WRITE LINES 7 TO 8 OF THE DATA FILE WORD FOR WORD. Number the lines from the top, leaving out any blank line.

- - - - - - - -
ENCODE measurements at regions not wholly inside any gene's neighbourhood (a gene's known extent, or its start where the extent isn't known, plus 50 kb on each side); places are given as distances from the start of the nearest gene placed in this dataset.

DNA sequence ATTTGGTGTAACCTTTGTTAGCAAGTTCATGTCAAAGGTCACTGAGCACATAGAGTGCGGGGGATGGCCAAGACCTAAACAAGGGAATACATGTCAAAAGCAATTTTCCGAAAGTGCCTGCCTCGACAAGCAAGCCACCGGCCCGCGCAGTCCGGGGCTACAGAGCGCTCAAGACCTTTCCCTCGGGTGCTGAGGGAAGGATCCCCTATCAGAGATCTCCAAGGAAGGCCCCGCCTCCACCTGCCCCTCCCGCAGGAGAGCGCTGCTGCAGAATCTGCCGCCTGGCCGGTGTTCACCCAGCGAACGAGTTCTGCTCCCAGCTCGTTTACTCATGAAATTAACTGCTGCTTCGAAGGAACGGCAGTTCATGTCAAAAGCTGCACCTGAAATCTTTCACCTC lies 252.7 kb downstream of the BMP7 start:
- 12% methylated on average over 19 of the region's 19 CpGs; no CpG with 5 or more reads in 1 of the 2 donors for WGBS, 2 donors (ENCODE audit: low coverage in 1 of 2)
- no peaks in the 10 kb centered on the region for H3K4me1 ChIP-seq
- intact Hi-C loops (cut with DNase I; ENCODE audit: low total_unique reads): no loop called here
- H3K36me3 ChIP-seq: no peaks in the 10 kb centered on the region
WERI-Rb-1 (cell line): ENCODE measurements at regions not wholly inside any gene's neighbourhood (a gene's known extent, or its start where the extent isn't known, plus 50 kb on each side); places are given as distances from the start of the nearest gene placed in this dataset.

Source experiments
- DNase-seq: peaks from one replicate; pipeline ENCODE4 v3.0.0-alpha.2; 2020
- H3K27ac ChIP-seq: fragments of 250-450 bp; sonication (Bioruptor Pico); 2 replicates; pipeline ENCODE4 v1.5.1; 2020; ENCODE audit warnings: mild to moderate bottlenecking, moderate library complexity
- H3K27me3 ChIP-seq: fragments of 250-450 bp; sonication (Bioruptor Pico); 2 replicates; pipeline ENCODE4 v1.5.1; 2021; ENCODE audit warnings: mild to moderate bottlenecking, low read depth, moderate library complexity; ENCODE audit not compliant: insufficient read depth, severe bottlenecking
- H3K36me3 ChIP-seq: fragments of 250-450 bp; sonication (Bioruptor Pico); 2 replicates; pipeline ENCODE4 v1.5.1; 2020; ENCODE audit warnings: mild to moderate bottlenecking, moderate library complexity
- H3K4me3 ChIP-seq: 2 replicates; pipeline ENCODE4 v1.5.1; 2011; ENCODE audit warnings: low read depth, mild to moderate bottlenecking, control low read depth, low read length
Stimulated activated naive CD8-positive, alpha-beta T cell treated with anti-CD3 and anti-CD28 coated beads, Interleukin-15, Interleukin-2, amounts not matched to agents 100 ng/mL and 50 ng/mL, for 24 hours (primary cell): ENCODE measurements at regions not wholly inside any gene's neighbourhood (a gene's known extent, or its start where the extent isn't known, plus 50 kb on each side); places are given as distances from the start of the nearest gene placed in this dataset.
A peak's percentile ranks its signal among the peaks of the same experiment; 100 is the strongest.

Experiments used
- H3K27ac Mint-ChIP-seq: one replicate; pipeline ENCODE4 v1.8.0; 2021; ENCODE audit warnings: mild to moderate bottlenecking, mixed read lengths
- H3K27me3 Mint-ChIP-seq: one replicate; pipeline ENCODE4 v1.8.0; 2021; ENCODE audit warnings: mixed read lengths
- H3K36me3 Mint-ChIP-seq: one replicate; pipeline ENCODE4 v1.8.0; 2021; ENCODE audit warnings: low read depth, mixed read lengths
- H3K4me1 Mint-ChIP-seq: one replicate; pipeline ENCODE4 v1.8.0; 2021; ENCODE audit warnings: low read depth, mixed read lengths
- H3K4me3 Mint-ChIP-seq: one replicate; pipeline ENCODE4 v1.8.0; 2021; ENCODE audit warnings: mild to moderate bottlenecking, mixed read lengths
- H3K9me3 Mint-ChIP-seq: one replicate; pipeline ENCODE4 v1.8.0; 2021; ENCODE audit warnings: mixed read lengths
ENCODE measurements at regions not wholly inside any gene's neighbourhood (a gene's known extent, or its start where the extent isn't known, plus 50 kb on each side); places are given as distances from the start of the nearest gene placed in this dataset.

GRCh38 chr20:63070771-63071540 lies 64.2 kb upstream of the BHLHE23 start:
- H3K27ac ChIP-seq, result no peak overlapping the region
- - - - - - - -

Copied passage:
WERI-Rb-1 (cell line): ENCODE measurements at regions not wholly inside any gene's neighbourhood (a gene's known extent, or its start where the extent isn't known, plus 50 kb on each side); places are given as distances from the start of the nearest gene placed in this dataset.

Source experiments